Six minutes later, he boated an 18-incher on the C-rigged shrimp on a straight shank hook under a ¾-ounce weight. He fishes with a 7-foot-4 Lew’s fishing rod with 20-pound test Trilene Big Game monofilament line spooled on an Ambassador baitcasting reel and a 1 ½-foot long leader on 60-pound test monofilament line.
His former bass fishing days, which included wins in bass club and other tournaments, showed as he fished the C-rig. After a cast, he retrieved the shrimp through and 10 to 15 feet past the cover like it was a plastic worm, shaking it through the strands of grass in the water.
Avoid the hardheads
“Another thing, if you fish the grass, if you throw it (shrimp behind the weight) in the grass where you’re supposed to throw it, you’ll never catch a hardhead (catfish),” he said. “If you cast in front of the grass, you’ll (often) catch a hardhead.”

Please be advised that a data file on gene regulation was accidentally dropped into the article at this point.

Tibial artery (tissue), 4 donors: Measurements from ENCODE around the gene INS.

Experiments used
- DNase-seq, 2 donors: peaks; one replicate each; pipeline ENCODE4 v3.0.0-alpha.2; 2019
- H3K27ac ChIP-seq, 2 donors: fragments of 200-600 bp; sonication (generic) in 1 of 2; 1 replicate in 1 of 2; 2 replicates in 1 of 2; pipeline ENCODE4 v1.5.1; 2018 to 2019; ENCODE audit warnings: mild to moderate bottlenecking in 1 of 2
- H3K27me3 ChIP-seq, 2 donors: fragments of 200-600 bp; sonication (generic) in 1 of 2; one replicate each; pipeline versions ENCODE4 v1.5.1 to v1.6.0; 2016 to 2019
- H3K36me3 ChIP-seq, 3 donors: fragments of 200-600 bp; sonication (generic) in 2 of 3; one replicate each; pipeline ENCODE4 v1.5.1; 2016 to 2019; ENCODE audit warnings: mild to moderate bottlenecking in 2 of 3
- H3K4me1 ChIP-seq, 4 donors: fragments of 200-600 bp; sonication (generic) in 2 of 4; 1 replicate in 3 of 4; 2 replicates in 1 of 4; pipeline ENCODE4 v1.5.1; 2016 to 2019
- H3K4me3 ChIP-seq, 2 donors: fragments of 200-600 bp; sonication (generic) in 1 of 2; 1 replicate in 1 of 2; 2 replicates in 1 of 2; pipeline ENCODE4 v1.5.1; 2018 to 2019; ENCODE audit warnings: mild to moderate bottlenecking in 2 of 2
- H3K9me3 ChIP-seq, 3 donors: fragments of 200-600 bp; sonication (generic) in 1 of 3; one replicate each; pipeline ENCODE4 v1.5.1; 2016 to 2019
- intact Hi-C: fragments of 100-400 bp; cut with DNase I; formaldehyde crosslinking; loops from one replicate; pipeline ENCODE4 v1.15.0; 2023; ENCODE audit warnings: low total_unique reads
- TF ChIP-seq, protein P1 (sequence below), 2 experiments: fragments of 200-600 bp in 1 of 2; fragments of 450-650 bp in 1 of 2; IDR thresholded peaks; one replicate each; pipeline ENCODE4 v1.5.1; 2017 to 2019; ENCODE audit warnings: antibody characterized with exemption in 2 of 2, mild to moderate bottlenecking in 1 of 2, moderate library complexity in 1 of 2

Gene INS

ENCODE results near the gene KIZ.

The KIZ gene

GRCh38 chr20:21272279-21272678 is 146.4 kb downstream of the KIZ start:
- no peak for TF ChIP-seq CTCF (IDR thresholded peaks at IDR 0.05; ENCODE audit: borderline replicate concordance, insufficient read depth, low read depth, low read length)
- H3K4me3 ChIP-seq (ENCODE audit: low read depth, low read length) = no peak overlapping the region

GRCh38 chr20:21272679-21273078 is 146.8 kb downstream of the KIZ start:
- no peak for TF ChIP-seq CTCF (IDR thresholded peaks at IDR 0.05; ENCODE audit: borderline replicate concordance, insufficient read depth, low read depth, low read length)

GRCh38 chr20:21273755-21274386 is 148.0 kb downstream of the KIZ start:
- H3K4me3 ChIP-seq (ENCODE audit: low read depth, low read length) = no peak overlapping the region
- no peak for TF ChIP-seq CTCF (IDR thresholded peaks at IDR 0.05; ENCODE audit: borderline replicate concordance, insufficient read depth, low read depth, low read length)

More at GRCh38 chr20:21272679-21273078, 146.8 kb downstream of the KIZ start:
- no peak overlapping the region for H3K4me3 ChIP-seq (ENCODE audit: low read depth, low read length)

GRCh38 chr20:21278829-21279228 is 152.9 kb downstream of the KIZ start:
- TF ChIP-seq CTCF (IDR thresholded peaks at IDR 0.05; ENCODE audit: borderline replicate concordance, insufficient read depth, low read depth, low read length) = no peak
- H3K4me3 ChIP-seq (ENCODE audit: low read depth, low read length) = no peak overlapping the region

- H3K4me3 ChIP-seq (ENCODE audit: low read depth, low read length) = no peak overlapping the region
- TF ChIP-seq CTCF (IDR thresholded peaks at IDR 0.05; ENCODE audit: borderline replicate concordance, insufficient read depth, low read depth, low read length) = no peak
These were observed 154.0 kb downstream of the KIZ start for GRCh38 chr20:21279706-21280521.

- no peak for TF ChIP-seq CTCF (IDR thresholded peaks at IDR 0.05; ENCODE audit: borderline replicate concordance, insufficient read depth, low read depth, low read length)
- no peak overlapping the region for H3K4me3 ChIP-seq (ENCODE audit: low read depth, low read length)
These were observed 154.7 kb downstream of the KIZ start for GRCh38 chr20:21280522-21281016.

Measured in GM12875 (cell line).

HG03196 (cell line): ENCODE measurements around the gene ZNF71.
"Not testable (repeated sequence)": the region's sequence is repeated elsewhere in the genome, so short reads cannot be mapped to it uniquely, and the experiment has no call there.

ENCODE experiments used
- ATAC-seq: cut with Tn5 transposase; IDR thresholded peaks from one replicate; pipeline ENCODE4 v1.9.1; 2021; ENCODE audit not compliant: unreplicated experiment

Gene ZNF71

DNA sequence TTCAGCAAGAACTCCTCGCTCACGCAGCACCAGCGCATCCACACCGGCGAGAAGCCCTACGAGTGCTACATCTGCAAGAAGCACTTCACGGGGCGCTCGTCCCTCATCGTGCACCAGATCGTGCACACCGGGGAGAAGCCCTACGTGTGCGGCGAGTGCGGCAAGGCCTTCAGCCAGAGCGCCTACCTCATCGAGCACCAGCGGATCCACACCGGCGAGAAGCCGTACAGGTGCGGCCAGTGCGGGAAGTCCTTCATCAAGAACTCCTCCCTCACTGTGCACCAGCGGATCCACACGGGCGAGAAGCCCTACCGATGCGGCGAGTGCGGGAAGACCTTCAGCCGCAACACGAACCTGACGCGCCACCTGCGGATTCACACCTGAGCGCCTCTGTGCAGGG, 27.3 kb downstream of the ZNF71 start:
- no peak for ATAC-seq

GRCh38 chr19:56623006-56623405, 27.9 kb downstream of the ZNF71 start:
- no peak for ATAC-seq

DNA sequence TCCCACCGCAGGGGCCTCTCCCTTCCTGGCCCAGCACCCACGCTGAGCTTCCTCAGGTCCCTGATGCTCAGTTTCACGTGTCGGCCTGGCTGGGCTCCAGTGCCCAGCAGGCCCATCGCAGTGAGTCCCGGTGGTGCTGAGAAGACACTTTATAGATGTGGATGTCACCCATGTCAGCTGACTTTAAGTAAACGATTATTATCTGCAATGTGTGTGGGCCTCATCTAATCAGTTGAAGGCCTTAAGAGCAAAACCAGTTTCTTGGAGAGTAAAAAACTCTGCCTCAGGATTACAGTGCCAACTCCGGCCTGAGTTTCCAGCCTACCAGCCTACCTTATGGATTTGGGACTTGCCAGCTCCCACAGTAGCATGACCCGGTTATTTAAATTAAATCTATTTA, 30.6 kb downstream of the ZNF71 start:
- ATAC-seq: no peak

His hookset is a powerful one and always to one side.
“I feel the weight go through the grass,” he said. “When I get to an open spot, I stop it. They just pick it up. You can feel it. In that grass you’ve got to let them take it good, you know?
“I like to feel the weight of the fish before I hit on it. I want him to load up. I tell my wife and grandchildren you never want the tip to be between you and the fish. Let it bend the rod.”
Toups’ average stay at each spot was approximately 10-15 minutes, depending on the action, or lack thereof.
“If I don’t catch more than two or three fish in the grass (a particular grass bed). I move on. I don’t sit down there and wait until another little school moves in. I go hit the next one,” he said after depositing a 20-inch long redfish in the boat’s ice chest on the C-rigged shrimp, then idling to a grassy area nearby.